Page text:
Social media sites like Twitter, Facebook, LinkedIn are amazing. They’ve revolutionized the way we use the internet. The media industry realized it and have taken advantage of it by posting things in real time. Companies are starting to clue in that social media is important, not to just manage what’s being said about their company, but also to generate sales. And everyday people have developed business ideas based on it. Transparency and openness is at an all time high.
But when does transparency become dangerous?
Gowalla, Foursquare, Google Latitude are all in the location based social media game. They let followers on Twitter and elsewhere know where you are at that moment. The first two make a game out of it. I’ve been on foursquare. I played for a bit but stopped. Why? I got slightly paranoid about people knowing where I was all the time.
I just didn’t want people showing up to where I was unannounced. Then a couple weeks ago, I heard a story from a friend. I’ll give you three tweets. You tell me what happened.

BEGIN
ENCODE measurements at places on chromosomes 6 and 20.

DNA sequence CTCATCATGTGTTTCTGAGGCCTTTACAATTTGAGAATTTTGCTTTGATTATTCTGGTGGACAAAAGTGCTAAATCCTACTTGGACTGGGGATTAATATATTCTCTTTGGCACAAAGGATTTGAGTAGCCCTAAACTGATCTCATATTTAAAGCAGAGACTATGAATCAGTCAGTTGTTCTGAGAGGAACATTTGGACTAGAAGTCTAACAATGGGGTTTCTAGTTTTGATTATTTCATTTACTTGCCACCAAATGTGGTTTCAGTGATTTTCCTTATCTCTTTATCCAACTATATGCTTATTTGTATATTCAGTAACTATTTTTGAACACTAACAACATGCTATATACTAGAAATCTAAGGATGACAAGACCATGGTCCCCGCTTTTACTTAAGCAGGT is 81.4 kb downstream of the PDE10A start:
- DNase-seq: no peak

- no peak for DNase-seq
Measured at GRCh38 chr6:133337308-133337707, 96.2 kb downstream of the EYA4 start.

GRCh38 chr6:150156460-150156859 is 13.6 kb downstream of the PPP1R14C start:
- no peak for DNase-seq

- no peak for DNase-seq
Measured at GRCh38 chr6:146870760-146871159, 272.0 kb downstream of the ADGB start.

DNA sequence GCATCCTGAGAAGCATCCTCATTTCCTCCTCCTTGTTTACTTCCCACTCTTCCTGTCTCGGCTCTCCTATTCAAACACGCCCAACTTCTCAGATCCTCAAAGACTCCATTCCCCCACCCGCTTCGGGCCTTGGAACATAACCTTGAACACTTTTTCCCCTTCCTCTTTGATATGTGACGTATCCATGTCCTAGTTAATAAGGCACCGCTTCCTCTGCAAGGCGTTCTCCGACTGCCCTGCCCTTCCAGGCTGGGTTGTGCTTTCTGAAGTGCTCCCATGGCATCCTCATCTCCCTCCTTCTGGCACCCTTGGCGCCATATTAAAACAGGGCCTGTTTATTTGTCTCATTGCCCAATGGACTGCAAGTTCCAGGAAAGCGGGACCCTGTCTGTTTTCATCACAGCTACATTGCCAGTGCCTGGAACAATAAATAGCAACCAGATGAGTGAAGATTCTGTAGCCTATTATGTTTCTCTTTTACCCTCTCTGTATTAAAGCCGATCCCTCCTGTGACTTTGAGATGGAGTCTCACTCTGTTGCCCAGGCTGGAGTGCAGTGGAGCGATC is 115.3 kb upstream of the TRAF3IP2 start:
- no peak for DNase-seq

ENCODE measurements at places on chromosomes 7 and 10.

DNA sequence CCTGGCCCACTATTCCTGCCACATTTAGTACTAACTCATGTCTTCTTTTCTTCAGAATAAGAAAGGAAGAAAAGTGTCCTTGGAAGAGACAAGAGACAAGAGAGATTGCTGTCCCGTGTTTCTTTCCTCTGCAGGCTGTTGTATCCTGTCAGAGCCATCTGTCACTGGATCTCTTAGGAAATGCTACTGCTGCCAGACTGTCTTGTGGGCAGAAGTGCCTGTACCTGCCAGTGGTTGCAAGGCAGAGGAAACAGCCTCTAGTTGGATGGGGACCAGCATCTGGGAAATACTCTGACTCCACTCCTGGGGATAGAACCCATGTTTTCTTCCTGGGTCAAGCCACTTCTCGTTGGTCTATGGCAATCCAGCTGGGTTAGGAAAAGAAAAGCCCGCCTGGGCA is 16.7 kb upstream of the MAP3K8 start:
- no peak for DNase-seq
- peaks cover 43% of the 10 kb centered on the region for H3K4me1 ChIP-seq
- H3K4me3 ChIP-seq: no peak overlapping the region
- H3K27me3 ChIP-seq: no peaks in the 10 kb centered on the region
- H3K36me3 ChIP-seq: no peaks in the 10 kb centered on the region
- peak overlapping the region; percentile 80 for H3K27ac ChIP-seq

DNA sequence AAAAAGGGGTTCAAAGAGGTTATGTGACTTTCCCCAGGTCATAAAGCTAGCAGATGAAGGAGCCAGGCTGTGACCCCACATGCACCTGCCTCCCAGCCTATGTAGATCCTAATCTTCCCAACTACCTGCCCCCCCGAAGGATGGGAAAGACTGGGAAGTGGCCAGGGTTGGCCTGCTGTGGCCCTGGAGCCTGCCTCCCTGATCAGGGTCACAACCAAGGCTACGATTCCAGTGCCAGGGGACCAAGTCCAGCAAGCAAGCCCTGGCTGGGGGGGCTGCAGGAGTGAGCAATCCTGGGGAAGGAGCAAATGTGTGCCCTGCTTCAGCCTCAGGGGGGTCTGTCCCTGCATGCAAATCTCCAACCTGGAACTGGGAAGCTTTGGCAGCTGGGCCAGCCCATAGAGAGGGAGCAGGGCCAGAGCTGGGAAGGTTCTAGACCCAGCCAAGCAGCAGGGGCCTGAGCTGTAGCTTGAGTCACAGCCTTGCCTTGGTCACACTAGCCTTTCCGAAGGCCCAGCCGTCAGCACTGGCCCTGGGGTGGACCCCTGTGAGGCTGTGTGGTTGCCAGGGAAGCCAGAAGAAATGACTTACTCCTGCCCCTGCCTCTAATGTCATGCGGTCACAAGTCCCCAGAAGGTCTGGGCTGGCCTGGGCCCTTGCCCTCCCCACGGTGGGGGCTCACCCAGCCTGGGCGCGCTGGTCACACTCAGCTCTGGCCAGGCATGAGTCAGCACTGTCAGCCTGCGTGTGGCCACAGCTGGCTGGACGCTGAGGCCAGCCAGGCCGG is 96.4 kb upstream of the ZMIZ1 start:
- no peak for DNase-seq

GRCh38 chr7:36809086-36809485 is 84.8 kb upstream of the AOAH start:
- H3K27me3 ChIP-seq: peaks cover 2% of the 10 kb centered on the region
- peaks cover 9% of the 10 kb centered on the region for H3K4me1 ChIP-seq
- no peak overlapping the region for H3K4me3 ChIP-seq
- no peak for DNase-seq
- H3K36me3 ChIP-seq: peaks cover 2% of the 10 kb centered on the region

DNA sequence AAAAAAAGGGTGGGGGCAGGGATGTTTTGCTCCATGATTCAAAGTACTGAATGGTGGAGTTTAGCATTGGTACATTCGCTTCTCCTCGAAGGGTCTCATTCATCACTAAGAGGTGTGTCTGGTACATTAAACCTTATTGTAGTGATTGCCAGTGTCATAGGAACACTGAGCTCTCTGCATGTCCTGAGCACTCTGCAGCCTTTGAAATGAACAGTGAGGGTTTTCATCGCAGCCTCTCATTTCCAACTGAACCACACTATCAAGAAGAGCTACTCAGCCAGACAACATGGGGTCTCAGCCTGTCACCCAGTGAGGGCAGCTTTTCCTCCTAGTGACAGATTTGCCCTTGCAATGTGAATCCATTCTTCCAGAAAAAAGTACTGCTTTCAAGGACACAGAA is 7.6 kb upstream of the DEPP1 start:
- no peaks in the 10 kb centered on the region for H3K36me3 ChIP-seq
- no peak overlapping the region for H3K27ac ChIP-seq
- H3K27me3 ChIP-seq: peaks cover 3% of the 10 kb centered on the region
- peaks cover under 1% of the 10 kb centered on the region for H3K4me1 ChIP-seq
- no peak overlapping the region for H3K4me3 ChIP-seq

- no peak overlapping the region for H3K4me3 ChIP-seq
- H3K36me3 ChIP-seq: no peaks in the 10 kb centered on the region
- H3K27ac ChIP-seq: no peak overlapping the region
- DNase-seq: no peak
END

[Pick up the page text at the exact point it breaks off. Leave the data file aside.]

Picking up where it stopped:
“Parked behind TD Bank, taking the TTC downtown. No parking fees! – from Echofon”
“I’m at Coxwell Subway Station(1568 Danforth Ave at Coxwell Ave, Toronto). – from Foursquare”
“I’m at The Mod Club Theatre (722 College St, at Crawford, Toronto). – from Foursquare”
He’s since then decided not to post his location publicly.
Now there is a website that hopes to enlighten people to think before they tweet. While their idea/method may be a little controversial, it does accurately cause one to think.
PleaseRobMe.com starts off with a banner saying “Listing all those empty homes out there.” The idea is simple. If people are checking in from other places, it means they aren’t home. The site pulls tweets from Twitter/Foursquare and displays this way;
Scary, but true.
I have two tips.
- Never include your home address, in any post, ever. Don’t create a Foursquare location for your house. I hope to never see “Checking in at Home” in any of your tweets.
- Delay foursquare check ins. I know this sort of runs contrary to the idea of it. But you can still play the game and then check in to all the places you were that day at a later time.
Openness/honesty is great, but be careful about being too open. Too transparent. You may end up a target.